I go to churches, I go to mosques, I go to synagogues. I find the power of faith very interesting." So said the new leader of the Labour Party. And of course he does. Of course Jeremy Corbyn believes in the power of faith, because, after all, he is a man of faith.
As his rise to the Labour leadership is a political earthquake with profound implications for the Jewish community, I think it is worth probing what exactly his faith is.
I do not believe Jeremy Corbyn has a lack of respect for Jews. And I don't believe he is an antisemite. I think the very basis of his politics is a dislike of prejudice. His rise has, I am afraid, dragged antisemites into the Labour Party but he doesn't share their racism. However, his opposition to racism is more complicated than this. It leads him to oppose what he regards as colonial intervention by Western liberal powers. And to see colonial intervention in everything.
Jeremy Corbyn is not a pacifist. He does not - as is commonly misunderstood, and as he wishes it to be misunderstood - talk to armed groups to win peace. He actively sympathises with what he regards as movements for liberation when they take up arms against the West.
He regrets and is dismayed by deaths caused by terrorism. But he regards these as not really the terrorists' fault. They result from resistance to colonial repression. Jeremy Corbyn's "peace" work is to attempt to remove the root cause of terrorism by ending colonial oppression. And this explains his attitude to Hamas and Hizbollah.
Corbyn sees colonial intervention in everything
Mr Corbyn did not meet representatives of these organisations in parliament in order to persuade them to be peaceable. Nor did he call them friends because he was employing diplomatic language. He met them out of solidarity and called them friends in a collegiate spirit. Watch the footage of him doing it. It does not admit of an alternative explanation.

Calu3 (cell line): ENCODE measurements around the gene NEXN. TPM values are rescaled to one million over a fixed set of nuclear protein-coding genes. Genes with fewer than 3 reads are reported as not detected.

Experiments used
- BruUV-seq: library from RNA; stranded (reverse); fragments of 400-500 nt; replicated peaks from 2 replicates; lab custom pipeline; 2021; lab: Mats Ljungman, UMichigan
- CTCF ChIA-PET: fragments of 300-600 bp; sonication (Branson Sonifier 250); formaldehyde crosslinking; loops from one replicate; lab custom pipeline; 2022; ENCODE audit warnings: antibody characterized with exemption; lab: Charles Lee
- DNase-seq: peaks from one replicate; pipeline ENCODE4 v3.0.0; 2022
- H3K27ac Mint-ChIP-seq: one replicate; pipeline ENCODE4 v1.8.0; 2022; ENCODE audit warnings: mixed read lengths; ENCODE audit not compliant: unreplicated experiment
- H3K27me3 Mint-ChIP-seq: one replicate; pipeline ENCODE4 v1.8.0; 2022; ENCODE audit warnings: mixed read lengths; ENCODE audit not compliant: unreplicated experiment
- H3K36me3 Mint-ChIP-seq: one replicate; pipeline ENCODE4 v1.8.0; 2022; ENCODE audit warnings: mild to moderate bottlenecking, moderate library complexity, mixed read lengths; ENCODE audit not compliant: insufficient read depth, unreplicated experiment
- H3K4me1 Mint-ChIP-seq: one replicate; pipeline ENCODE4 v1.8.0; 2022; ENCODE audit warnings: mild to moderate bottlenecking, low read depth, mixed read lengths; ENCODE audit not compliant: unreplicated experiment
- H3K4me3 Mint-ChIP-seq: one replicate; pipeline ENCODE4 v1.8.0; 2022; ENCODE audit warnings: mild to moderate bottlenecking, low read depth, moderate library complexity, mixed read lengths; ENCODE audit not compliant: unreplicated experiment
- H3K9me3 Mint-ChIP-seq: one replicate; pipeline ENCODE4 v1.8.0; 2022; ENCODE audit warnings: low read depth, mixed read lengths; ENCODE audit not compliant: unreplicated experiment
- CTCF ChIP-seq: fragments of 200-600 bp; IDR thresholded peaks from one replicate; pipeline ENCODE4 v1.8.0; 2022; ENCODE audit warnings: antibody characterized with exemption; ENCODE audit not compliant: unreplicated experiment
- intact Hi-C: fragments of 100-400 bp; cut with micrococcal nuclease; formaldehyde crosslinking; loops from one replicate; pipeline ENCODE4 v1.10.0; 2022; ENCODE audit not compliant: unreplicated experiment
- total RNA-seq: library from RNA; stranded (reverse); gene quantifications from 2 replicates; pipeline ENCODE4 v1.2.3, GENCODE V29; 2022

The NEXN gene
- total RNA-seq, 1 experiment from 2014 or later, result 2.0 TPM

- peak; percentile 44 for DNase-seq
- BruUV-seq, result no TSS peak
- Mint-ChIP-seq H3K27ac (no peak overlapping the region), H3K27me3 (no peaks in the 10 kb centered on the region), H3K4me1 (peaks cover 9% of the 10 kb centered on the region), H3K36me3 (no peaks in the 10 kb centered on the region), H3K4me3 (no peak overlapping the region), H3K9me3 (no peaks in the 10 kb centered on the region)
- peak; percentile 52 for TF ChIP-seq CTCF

His anti-colonial ideas lead him to regard the crimes of Hamas as originating in the intervention of the West. Israel, to him, is a colonial power sustained by the West and Hamas is a liberation movement for all its flaws. He can see these flaws, but they are secondary. Because they would not exist were it not for the West's behaviour.
This is worth laying out in detail because it explains the challenge we now face. The main opposition party is now led by someone who sees the Jewish homeland as a foreign conquering power. The main alternative prime minister sees support for Israel by Britain and the US as imperialism. No one should underestimate the threat to British support for Israel that this poses.
It has been made clear to Mr Corbyn by figures like Lord Falconer, Pat McFadden and Hilary Benn, that issues like membership of the EU, Trident, and support for NATO are non-negotiable for them. They must remain part of Labour's policy or they will walk. And so far this has proven very powerful. They have made the new leader moderate his position.
We must now insist that moderate Labour members include Israel and its security on its list. They must demand that support for a Jewish state as part of a two-state solution remains Labour policy. They must insist that Mr Corbyn does not lend his authority to extremists who murder and to antisemites.
They should make accepting the egregious Jenny Tonge as a member of the party a resigning issue. The strategy of joining Mr Corbyn's team in order to constrain him works only if the moderates are willing to do just that. If they leave Israel off the list of things on which they will insist, they needn't think the rest of us will easily forgive.